- 24-year-old Giorgia Boscolo successfully managed to turn the tide in a profession that has been a pillar of the historic city since 1094
- The issue of gender in Venice’s centuries-old gondolier community made headlines again with a canal rower who came out as transgender
- Chiara Curto turned her passion for rowing into a profession when she successfully passed exams last year to row a flat-bottomed boat known as a sandolo
Venice, July 3, 2017: What do you see when someone mentions Venice, the beautiful Italian city? Most of us will say we see ourselves sitting in a gondola listening to a melodious tune the gondolier hums. Needless to say, the gondolier is male of course.
Venice’s gondoliers were exclusively male for nearly a millennium. Handing down the prestigious role of a gondolier from father to son has been a tradition for a very long period. It wasn’t until 2010 that 24-year-old Giorgia Boscolo successfully managed to turn the tide in a profession that has been a pillar of the historic city since 1094.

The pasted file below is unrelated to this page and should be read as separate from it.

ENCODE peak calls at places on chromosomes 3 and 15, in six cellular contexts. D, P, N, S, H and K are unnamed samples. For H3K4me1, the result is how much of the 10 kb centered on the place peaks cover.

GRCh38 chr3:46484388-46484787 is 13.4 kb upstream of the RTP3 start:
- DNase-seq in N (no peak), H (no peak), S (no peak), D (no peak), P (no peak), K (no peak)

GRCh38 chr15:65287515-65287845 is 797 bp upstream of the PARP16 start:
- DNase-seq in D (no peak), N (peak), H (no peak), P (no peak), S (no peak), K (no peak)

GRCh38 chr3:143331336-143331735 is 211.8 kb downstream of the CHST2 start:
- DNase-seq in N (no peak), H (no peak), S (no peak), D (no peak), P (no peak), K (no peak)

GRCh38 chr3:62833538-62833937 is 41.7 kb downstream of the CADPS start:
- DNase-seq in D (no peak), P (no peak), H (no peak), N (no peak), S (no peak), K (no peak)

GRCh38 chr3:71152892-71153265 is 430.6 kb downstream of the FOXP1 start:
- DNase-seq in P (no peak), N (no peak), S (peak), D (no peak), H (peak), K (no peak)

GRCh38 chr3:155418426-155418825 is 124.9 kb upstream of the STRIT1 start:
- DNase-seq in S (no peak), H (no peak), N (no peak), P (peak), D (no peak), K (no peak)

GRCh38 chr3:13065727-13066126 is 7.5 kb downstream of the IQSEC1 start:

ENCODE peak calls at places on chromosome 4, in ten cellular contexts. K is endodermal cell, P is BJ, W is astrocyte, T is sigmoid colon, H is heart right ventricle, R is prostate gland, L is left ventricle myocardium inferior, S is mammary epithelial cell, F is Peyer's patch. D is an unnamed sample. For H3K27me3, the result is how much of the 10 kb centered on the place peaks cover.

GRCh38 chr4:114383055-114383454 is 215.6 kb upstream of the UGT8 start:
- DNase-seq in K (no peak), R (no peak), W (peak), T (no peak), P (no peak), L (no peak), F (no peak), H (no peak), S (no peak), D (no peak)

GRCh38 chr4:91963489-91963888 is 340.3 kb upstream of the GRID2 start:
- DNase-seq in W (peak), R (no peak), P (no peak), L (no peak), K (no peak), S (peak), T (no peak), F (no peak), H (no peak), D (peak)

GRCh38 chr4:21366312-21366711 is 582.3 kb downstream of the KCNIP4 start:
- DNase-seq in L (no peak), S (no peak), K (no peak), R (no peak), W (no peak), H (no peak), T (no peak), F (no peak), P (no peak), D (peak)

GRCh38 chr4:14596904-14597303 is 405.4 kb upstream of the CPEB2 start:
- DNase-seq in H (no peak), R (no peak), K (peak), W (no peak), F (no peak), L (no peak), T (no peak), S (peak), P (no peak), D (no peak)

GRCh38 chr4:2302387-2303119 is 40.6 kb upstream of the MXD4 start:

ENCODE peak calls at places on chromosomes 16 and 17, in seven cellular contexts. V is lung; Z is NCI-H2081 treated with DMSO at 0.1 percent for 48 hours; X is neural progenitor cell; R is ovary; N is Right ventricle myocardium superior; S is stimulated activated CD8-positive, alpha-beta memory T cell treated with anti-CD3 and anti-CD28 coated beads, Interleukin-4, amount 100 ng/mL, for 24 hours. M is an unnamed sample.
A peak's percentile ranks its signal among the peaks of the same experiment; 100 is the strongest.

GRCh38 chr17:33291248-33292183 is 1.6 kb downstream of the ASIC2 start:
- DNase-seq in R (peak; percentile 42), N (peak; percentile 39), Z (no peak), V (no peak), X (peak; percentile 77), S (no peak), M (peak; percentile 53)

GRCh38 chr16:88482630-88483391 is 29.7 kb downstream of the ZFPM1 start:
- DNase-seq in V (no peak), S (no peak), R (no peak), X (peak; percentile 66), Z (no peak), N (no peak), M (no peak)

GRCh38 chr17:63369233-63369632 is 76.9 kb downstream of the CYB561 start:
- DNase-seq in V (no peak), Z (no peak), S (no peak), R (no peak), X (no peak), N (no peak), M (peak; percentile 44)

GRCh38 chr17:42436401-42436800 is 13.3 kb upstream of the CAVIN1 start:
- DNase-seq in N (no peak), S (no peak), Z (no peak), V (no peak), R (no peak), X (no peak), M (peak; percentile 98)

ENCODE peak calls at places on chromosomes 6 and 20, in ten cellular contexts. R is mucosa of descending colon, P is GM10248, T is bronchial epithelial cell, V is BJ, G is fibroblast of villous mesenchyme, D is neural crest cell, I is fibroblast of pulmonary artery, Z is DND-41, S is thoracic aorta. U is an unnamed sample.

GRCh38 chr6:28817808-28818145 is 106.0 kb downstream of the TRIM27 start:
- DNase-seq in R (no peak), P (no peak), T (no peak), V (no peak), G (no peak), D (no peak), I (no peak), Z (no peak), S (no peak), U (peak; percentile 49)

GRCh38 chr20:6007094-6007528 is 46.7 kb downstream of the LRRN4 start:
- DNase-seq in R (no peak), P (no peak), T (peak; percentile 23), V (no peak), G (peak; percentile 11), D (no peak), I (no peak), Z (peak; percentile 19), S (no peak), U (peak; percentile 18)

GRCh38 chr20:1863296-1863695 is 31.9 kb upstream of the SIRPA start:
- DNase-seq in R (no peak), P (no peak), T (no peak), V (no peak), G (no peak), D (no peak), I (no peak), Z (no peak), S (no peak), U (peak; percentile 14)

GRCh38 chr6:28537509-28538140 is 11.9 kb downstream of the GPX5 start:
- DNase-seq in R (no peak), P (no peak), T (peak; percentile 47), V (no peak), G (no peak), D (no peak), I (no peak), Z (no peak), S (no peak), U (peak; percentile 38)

Boscolo did not shy away from following in the footsteps of her father, Dante, who had been working as a gondolier for 40 years. It was not easy for her though, she was granted the licence to guide tourists through the city’s majestic canals after passing a demanding course of six months. After that, Boscolo became the first officially recognised female gondolier. Finally the mould in a guild that had a long history of resistance directed at women was broken.
In no time, the groundbreaking news of her job spread across Italy. It would be natural to expect a plethora of applications from other women to follow. But that did not happen. Aldo Reato, the president of Venice’s gondoliers’ association, explained “We don’t get women enrolling, you’d have to ask them why. There have been some others who have tried, but failed the exam. Plenty of women do take part in regattas, but for many it’s not so easy to train to become a gondoliera, especially if they have small children to look after.”
Last week, The issue of gender in Venice’s centuries-old gondolier community made headlines again with a canal rower who came out as transgender. Once again the unique transport history of the city was brought into the spotlight.
Alex Hai opted for Facebook to make the announcement and also appeared in an interview on the American radio show and podcast Radiolab. Hai, who had taken the gondoliers’ test four times as a woman but failed each time, said that the examiners were “overly strict” and accused the 425-strong association of deliberately keeping him out at that time because of his sex. The claim has been strongly refuted by the association. In 2015, Hai won a court battle to operate as a gondolier privately for a hotel chain owned by a local aristocrat.